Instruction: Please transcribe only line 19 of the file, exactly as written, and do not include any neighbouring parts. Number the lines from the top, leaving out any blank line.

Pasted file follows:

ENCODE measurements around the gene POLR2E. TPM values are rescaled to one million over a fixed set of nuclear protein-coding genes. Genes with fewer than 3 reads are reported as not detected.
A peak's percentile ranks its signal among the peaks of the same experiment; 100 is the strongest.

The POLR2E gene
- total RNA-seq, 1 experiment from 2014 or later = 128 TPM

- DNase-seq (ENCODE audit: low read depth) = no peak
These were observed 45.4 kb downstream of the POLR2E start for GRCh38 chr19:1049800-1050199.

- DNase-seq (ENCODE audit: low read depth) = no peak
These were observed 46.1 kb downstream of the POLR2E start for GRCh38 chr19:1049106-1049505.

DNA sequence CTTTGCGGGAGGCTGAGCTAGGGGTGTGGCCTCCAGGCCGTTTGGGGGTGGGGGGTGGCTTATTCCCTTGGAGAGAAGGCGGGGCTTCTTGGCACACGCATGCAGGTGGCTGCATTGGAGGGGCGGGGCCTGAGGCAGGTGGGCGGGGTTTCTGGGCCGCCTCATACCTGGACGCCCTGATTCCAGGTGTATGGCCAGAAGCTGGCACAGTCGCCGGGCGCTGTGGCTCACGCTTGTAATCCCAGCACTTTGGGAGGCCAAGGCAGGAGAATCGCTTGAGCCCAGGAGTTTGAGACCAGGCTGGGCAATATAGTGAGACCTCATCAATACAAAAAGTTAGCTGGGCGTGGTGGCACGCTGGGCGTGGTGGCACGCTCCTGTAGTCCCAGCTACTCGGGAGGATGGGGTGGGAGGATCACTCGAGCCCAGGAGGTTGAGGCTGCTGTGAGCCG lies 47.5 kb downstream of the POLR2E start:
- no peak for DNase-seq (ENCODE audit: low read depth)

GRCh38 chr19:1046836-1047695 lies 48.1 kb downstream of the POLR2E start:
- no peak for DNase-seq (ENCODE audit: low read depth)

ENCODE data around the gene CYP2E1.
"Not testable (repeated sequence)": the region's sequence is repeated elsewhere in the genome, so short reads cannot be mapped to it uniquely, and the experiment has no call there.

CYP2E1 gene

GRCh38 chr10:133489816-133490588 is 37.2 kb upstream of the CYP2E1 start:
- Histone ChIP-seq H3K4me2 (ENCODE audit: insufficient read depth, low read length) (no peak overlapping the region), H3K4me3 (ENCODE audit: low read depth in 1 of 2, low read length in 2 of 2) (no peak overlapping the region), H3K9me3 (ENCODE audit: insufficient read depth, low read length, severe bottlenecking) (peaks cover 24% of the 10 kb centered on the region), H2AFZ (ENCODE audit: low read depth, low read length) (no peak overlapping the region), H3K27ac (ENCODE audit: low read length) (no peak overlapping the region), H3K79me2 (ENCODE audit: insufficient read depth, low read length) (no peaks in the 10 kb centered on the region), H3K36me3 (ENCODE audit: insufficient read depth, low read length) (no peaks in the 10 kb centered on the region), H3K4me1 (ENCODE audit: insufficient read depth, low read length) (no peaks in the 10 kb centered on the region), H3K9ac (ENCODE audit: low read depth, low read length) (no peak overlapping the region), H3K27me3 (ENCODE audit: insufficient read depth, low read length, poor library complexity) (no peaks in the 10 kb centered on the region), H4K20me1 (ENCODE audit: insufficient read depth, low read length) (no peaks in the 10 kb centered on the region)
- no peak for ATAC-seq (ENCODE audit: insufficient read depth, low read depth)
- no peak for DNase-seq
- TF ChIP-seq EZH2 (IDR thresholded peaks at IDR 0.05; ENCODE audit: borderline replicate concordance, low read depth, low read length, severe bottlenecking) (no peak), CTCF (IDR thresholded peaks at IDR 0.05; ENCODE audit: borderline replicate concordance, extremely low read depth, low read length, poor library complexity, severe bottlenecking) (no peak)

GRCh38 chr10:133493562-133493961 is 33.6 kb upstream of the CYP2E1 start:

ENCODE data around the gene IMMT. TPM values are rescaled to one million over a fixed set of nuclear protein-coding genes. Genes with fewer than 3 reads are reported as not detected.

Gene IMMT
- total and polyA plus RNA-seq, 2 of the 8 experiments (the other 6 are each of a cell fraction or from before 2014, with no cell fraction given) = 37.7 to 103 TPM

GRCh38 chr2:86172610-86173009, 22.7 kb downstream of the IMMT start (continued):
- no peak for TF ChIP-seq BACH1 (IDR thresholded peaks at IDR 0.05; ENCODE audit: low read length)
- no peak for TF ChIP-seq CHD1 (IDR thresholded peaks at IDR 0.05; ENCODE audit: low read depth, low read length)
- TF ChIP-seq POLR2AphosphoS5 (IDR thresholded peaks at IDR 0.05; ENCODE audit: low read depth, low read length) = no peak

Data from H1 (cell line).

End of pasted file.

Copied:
- no peak for DNase-seq